• IDOR-50-L-1D - This notification is sent to municipal and county clerks when Form IDOR-50-L-1M reports conflicting information.

What is the local government’s responsibility?

You must thoroughly review all of the notifications that you receive and either verify to us that the information is accurate or notify us that there is a discrepancy to ensure proper allocation of sales tax money.

Please note: It is vital that your local government respond to Form IDOR 50-L-1M, Taxpayer Notification – Tax Location Verification, and notify the Department if the address listed is in your taxing jurisdiction or another jurisdiction. This will ensure proper allocation of the Illinois sales tax collected from retail sales made at the address. When the taxing jurisdiction discrepancy is brought to the Department’s attention, we will adjust the previous six months of erroneous disbursements that you received for the taxpayer. This potentially may result in thousands of dollars in disbursements that will be taken from your local government and allocated to the correct taxing jurisdiction.

Will there be businesses that do not appear on your lists?

Yes. The list includes only those businesses that have registered with the Department to sell tangible personal property at retail and are registered to report retail sales within your taxing jurisdiction. There are many types of businesses that provide a service but do not sell tangible personal property at retail.

A service business is required to charge sales tax on the merchandise it transfers (sells) to its customers as part of the service it provides when the annual aggregate costs of the merchandise reaches a specified percentage of the total charge for both merchandise transferred and service provided. For most service businesses, the annual aggregate cost must be 35 percent or more of annual gross receipts. In the case of pharmacists and persons engaged in graphic arts production, the required percentage increases to 75 percent. Some businesses that do not meet these percentage requirements elect to register and charge sales tax anyway.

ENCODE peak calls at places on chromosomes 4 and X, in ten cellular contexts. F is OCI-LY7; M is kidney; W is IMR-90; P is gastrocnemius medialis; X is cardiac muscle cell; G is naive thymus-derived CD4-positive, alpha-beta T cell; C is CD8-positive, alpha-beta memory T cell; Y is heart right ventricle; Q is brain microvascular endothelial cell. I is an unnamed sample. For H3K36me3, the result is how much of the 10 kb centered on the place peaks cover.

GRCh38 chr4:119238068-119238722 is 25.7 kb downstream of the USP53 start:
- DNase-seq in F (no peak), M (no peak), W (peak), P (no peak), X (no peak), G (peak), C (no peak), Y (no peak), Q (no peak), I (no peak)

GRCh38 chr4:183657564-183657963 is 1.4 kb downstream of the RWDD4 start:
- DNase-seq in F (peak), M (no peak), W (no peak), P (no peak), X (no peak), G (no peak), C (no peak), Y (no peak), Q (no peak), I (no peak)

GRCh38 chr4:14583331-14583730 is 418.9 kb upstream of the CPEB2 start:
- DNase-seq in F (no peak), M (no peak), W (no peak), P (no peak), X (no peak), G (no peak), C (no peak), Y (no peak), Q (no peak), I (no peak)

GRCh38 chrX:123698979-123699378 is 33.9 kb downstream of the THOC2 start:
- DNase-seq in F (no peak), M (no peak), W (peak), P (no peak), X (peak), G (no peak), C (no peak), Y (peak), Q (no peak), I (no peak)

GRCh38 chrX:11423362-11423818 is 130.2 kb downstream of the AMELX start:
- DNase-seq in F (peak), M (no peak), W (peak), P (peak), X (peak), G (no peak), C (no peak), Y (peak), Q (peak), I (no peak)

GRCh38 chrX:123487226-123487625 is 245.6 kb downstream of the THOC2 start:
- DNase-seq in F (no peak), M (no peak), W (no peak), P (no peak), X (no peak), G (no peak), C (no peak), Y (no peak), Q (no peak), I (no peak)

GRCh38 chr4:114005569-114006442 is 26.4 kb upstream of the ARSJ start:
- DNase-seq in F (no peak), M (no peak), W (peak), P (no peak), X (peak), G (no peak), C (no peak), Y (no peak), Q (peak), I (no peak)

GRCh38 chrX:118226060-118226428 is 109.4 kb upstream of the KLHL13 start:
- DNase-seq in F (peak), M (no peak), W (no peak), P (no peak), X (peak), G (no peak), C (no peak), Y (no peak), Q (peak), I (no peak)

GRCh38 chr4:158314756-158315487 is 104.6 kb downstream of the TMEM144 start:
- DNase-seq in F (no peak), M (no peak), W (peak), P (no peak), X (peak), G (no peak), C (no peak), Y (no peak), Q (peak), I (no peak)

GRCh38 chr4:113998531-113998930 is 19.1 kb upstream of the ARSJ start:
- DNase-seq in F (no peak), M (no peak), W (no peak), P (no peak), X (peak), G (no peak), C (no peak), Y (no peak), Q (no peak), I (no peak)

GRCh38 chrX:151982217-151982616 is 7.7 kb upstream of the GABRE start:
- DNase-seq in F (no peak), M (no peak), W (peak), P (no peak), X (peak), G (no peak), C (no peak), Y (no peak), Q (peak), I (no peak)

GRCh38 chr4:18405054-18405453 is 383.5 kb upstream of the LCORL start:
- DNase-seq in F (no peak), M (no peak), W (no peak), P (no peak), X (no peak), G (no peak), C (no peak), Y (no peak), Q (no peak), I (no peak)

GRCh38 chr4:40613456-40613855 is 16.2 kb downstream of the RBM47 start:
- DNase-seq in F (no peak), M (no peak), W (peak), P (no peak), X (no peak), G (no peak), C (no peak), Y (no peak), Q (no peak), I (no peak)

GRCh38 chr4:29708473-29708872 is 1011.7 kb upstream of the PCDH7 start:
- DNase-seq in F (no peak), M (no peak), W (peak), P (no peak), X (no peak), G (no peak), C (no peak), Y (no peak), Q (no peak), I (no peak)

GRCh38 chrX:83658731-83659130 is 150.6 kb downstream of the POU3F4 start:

Service businesses that do not meet these registration requirements and that are not also in business as retailers pay tax to their suppliers on the items they purchase and ultimately transfer to their customers incident to the services they provide.

Although there can be exceptions, the following is a list of service businesses that typically do not sell tangible personal property at retail and will not be found on your list. This list is not exhaustive, and other businesses may be excluded by the same criteria.

  • Real estate companies
  • Construction contractors
  • Wholesalers and manufacturers
  • Barber shops, hair salons, and nail salons that do not sell merchandise
  • Financial institutions
  • Repair shops

How do you contact us?


Phone: 217 785-6518
Fax: 217 524-0526